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Appino, the loved, hated and never understood people of Humanize: the review

With Humanize Andrea Appino he chose to tell the story people true. It’s a pop record, because it talks and makes people talk about the people, about common people. And precisely for this reason it is a disturbing work, far from the glossy and feel-good filters of contemporary entertainment. Humanity gathered in Humanize it is loved, hated and never understood. She is described in a sincere and raw way by an artist who feels part of the same people she sings about, and for this very reason he observes her with tenderness. Appino’s social vocation, demonstrated in almost thirty years of career as a soloist and with Zen Circus, makes him the most credible author for such an ambitious operation: a concept album that questions what it means to “be human”. Twenty-three tracks, 72 minutes, in which the Pisan singer-songwriter explores themes such as life, death, money, illness and war. But his is not the only voice on the album. Humanize arrives eight years after Great animal fitting, Appino’s second solo album. In this time, in addition to dedicating himself to four albums with the Zen Circus and participating in Sanremo in 2019, the Tuscan singer-songwriter worked out of the spotlight on his project. Like a documentary filmmaker, he toured Italy to collect the testimonies of hundreds of people. In schools, prisons, day centers. The result is that, in addition to the 14 songs, the album hosts nine “rallies of humanity”: as in Love rallies Of Pasolini, in front of the interviewer’s microphone people told their stories. Some hiding behind morality, others without a mask, painting a multifaceted picture of humanity. Humanize is the answer to those who wonder, caught up in the commercial frenzy, why records are still being made in 2023.

The work opens with Of our futurethe first step in this concept album. The man is hungry, sleepy and thirsty. But in addition to his primary needs he is afflicted by his emotional and cultural vices. There are contradictions and the self-indulgence of those who know they are making a mistake, but they continue to act in the same way: “We constantly change our minds and regret everything.” The string melody takes you back to Will, Appino’s first solo album. The sense of decadence is strengthened with Put this at my funeral. Here we address another of the album’s themes: the degeneration of the world of communication and the disillusioned ambition of being able to do without it. It’s just a bomb It’s a song with great timing. After the war nothing is the same as before, the world changes. The bass accompanies Appino’s voice: «It is useful for many things. To keep us united, but divided from those who are affected.” In the end the war is accepted, justified, so as not to affect the normal progress of our lives. The instrumental closing electronics – sound much explored in the work – gives way to moving Carnival. A piano music box depicts the human desire to hide in life, to be able to face it better.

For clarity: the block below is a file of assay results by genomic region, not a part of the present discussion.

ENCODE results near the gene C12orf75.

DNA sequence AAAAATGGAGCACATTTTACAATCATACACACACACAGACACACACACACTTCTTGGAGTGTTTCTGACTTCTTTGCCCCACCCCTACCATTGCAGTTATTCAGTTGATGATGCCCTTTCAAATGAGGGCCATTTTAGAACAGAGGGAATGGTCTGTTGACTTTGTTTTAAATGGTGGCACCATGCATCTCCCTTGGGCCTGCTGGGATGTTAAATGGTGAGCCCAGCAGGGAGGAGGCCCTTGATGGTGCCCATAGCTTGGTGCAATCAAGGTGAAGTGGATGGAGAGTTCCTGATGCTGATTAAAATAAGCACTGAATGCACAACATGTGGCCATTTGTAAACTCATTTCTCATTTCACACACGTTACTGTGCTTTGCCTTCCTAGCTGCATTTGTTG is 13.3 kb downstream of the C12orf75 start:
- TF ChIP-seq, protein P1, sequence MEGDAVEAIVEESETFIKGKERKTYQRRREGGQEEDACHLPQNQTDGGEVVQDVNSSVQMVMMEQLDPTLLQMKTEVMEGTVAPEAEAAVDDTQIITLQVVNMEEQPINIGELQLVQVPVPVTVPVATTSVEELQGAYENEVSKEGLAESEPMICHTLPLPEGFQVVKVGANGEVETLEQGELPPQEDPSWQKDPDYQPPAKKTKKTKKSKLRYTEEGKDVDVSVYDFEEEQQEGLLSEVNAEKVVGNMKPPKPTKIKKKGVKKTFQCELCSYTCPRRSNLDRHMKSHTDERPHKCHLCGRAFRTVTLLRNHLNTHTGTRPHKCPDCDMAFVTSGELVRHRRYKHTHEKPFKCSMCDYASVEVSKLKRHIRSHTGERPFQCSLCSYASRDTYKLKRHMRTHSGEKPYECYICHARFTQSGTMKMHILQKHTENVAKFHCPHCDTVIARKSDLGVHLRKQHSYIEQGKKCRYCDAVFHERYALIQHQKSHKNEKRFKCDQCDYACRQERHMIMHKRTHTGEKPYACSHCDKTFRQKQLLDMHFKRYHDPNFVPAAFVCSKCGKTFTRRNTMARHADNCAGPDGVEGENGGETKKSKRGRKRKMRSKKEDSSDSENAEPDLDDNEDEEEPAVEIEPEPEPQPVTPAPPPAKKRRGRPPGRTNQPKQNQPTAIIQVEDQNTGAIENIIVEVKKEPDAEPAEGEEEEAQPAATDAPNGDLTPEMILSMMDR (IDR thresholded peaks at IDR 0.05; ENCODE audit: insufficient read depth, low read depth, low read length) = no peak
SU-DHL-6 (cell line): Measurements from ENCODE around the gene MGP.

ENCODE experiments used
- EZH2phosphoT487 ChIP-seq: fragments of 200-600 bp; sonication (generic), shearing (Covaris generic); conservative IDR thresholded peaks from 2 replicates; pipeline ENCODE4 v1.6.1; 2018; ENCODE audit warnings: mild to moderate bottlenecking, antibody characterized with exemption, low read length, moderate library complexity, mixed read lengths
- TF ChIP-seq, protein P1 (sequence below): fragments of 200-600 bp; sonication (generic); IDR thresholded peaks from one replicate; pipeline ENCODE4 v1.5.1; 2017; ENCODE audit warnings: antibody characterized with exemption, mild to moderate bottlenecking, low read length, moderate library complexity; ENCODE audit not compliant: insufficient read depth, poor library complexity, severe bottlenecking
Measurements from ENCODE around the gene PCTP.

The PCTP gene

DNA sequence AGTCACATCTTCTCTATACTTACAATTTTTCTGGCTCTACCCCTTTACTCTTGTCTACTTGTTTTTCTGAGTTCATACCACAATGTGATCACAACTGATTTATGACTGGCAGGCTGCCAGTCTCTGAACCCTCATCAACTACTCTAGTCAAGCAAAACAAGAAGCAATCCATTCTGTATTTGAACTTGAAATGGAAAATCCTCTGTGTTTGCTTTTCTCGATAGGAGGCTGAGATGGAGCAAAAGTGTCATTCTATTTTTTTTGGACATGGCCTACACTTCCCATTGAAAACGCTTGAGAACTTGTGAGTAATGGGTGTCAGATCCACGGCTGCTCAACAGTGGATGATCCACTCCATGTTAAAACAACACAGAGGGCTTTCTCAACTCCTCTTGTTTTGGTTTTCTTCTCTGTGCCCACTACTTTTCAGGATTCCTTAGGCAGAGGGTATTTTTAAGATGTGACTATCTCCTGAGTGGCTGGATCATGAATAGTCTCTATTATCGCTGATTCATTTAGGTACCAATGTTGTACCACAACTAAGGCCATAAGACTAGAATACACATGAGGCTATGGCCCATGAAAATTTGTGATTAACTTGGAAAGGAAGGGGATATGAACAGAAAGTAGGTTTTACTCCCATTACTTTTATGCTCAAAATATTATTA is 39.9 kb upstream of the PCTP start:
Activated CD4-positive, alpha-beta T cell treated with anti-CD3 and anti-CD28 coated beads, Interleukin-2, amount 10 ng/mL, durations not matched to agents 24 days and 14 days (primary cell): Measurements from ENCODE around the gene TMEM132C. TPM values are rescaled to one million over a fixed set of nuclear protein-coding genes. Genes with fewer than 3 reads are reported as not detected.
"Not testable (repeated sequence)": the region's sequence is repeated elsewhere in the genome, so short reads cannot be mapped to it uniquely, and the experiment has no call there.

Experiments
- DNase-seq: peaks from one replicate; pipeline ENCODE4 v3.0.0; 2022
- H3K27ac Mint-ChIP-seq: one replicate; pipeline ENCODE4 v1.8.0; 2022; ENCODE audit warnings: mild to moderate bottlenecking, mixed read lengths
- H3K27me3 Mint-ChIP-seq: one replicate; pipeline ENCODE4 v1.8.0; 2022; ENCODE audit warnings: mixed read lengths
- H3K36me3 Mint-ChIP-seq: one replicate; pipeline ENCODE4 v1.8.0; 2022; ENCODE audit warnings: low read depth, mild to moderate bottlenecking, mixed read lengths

The end of a boy it’s a punch in the stomach, one of the best pieces on the album. The demon of existence is a disease that degenerates into the indifference of a world that flaunts success and possibility. The guitar at the end laments and reinforces the concept: there is no compassion or improvement in suffering. Nothing is consolatory, so much so that it becomes anger with Enduro. The double bass played with the bow has the same contemptuous character as the electric guitar that opens Shitty people. Except that unlike the 2009 song by Circo Zen, this is to all intents and purposes a piece trap. In Genie in a Bottle There is the Baptists seventies of I you we all. And there is love, the feeling that everyone always talks about. Money is instead the theme of When you look at me. In the guitar playing, as well as in the vocal interpretation, you can hear the influence of The Sunday of the Corps Of De André. In a society that consumes goods, images and feelings, money has a decisive role: «Freedom cannot be bought, only those who have already bought it say so», sings Appino, and links to The perfect world of social media, where «The greatest privilege of the free market is that you are rich on the outside and desperate on the inside». The journey into the human ends with Nowa long song prog which faces the fear and sadness of separation from loved ones. Beyond the irony, the anger and the truth, the end of everything is sad, and remains inside like a scar.


Calcutta – Backbeat

Colapesce and Dimartino – Sex and Architecture

Piotta – Bau Bau

Source: Vanity Fair

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